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Why is it πῶς and not ὅπως? (Greek)

πῶς is widely attested as an alternative for ὅπως in indirect interrogative clauses. Here are some examples of this use with the verb σκέπτομαι: Isocr. 1,35: σκόπει πρῶτον πῶς τὰ ἑαυτοῦ διῴκησεν ...
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Did Plato describe man as "a being in search of meaning"?

As is often the case with these quotes, it's actually a summary of a summary of Plato. We see an early version in Ernst Cassirer's 1944 essay An Essasy on Man: It is impossible—says Plato in the ...
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Who first associated μαντεία with μανία?

Yes, Plato makes this direct connection, and it does appear to be attested. He does this in the Phaedrus, 244b-c: τόδε μὴν ἄξιον ἐπιμαρτύρασθαι, ὅτι καὶ τῶν παλαιῶν οἱ τὰ ὀνόματα τιθέμενοι οὐκ ...
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Why does the verb πολυπραγμονεῖν use the noun stem and not the verb stem? (Greek)

The verb doesn't actually mean simply 'to do many things' – though that idea could conceivably be rendered by πολυπράττειν, if such a verb existed (it isn't attested in LSJ), or by πολλὰ πράττειν. ...
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Confused by two verbs which mean "to say" in Plato's Apology

The phrase ὡς ἔπος εἰπεῖν is an expression, meaning something like "so to say". So a very rough translation would be, "they have said (perfect tense) nothing truthful, so to say". Apparently, "they ...
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How to translate this phrase about forgetting oneself in Plato's Apology?

This is a bit of a convoluted sentence! The key is that the three genitives here have nothing to do with each other—one is a genitive of agent, one is a genitive of quantity a specific idiom, and one ...
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Why is a reflexive pronoun the subject of this genitive absolute? (Greek)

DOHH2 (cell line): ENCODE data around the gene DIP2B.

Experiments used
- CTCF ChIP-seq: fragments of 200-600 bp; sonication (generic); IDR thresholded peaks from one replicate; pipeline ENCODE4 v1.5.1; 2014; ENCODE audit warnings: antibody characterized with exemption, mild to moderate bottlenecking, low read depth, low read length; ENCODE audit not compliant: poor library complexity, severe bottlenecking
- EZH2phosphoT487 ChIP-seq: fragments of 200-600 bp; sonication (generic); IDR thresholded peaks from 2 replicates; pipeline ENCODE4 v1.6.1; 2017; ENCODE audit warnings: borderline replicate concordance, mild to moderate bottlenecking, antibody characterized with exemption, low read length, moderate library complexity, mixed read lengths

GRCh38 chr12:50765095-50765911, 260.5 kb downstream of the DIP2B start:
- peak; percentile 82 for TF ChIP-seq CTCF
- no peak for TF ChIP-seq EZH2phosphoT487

ἑαυτοῦ: this is reflexive because it's referring all the way back to the subject of the verb of speech that introduced this whole passage of indirect discourse. It's an "indirect reflexive": see the ...
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Do singular nouns connected by "and" require a plural verb? (Greek)

Your main question has been well answered by Penelope and in the article linked by brianpck: when there is a coordination of more than one subject, the verb can agree with the entire coordination or ...
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What is this participle λέγοντες doing? (Greek)

λέγοντες It makes sense to construe as one unit the following phrase: τοῦ γυναικείου πέρι νόμου λέγοντες [We who are] speaking about the law concerning women This is the subject of the ...
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Why is the relative pronoun put in the dative case? why feminine? (Greek)

This is an adverbial use of the relative and has its own entry in LSJ. It's used in comparative clauses, for example. LSJ: ᾗ, dat. sg. fem. of relat. Pron. ὅς, ἥ, ὅ, in adverb. sense ... II. of ...
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Do singular nouns connected by "and" require a plural verb? (Greek)

Apparently, two or more subjects can occur with a singular verb, with the verb understood to be agreeing with the nearest or most important subject (Smyth 963 & 966 (c)). Perhaps this is what ...
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How do you translate these verbal adjectives? (Greek)

As you say, one can explicate an implied agent from passive verbs based on context. The most literal (but probably unusable) translation would be "there is to be assigned". Usually the impersonal ...
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Confused by two verbs which mean "to say" in Plato's Apology

εἶπον is the suppletive aorist and εἴρηκα the suppletive perfect of φημί or λέγω. It is a question of definition whether you regard them as three separate verbs, or as different tenses of the same ...
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Was the Roman concept of "imperium" influenced by Plato?

Instead of answering your last and main question as stated, I will try to argue why it is not answerable. The reason is in the answer to the first question: the description is not accurate. The word ...
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